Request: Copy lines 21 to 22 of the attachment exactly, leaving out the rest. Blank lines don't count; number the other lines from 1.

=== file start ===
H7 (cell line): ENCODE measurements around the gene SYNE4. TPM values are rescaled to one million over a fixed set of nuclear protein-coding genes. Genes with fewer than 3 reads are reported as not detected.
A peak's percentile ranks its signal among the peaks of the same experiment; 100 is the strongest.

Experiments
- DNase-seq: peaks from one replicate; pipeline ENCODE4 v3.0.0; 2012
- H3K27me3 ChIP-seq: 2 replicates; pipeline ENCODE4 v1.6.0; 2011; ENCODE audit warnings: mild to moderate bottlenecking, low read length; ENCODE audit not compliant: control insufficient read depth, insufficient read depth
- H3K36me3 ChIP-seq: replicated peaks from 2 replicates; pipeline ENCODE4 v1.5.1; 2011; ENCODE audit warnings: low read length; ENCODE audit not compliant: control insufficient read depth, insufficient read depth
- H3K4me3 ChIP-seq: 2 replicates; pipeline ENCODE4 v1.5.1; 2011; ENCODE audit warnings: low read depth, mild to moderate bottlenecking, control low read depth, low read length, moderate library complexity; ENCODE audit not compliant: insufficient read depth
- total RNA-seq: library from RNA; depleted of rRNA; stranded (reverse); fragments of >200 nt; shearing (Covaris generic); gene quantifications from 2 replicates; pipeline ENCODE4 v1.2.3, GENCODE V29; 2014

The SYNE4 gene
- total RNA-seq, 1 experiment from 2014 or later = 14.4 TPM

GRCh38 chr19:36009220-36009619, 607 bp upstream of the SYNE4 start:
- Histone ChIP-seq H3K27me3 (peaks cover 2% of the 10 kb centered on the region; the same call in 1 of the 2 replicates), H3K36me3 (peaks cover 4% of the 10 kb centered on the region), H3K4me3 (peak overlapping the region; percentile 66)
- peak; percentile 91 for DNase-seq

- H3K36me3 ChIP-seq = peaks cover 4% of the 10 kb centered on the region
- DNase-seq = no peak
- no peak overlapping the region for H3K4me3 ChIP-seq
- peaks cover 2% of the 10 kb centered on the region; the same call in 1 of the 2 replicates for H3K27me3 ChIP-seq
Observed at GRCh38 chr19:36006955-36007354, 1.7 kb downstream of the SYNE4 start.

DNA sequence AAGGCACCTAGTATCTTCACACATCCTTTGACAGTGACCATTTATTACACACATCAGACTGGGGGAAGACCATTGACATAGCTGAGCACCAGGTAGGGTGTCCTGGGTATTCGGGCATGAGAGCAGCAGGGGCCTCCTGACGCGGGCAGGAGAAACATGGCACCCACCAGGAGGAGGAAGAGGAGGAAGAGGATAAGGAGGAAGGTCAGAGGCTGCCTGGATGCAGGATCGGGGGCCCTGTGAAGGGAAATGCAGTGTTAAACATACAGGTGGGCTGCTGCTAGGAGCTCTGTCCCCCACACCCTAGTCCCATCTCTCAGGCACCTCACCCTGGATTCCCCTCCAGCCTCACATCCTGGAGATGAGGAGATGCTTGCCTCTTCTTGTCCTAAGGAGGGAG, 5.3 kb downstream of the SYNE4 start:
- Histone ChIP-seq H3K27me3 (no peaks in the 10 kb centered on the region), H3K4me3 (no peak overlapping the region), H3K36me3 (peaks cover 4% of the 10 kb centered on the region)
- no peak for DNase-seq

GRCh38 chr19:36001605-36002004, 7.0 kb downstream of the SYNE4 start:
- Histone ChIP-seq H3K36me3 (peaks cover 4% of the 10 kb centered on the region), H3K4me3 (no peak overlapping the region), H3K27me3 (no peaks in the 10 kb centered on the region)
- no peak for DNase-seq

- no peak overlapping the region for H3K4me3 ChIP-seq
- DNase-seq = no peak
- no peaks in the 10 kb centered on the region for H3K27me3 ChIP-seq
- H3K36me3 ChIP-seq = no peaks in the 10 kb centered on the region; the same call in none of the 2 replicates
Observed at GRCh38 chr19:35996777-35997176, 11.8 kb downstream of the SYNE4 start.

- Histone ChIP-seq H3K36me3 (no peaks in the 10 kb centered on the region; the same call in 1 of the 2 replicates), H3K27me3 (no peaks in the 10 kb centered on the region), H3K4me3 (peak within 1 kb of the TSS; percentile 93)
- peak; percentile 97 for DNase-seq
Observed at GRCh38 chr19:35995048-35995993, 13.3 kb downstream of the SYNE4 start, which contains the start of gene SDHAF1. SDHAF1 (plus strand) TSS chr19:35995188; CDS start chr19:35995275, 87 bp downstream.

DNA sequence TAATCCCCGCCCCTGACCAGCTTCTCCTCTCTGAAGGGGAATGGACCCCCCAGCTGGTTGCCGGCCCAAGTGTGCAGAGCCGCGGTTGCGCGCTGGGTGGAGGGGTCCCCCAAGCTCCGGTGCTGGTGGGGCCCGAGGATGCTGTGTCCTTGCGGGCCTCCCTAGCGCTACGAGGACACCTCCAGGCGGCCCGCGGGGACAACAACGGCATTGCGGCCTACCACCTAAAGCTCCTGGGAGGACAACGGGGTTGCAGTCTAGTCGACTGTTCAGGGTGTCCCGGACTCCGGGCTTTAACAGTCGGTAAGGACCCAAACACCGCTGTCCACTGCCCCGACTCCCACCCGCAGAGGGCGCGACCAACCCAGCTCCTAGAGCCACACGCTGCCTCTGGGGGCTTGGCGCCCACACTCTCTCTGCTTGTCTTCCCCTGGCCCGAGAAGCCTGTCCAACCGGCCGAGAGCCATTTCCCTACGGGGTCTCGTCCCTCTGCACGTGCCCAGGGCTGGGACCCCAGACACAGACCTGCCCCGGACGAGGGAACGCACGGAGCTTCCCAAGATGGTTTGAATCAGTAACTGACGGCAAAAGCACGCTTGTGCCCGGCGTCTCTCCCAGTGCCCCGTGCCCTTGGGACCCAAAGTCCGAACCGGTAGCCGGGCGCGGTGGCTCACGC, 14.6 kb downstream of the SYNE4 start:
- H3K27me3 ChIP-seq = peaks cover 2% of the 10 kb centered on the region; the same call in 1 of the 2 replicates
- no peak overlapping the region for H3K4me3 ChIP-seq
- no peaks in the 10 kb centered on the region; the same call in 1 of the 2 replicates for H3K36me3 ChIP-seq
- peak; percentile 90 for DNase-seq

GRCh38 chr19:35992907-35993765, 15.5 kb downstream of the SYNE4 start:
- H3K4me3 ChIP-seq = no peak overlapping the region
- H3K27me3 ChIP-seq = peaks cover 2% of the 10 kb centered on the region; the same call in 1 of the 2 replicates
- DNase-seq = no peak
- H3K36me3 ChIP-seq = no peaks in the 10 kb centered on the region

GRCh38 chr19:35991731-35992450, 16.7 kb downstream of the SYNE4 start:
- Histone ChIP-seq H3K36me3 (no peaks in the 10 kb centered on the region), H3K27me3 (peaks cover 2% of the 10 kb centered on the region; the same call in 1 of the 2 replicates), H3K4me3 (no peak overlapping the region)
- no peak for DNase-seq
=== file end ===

- no peak for DNase-seq

GRCh38 chr19:36001605-36002004, 7.0 kb downstream of the SYNE4 start: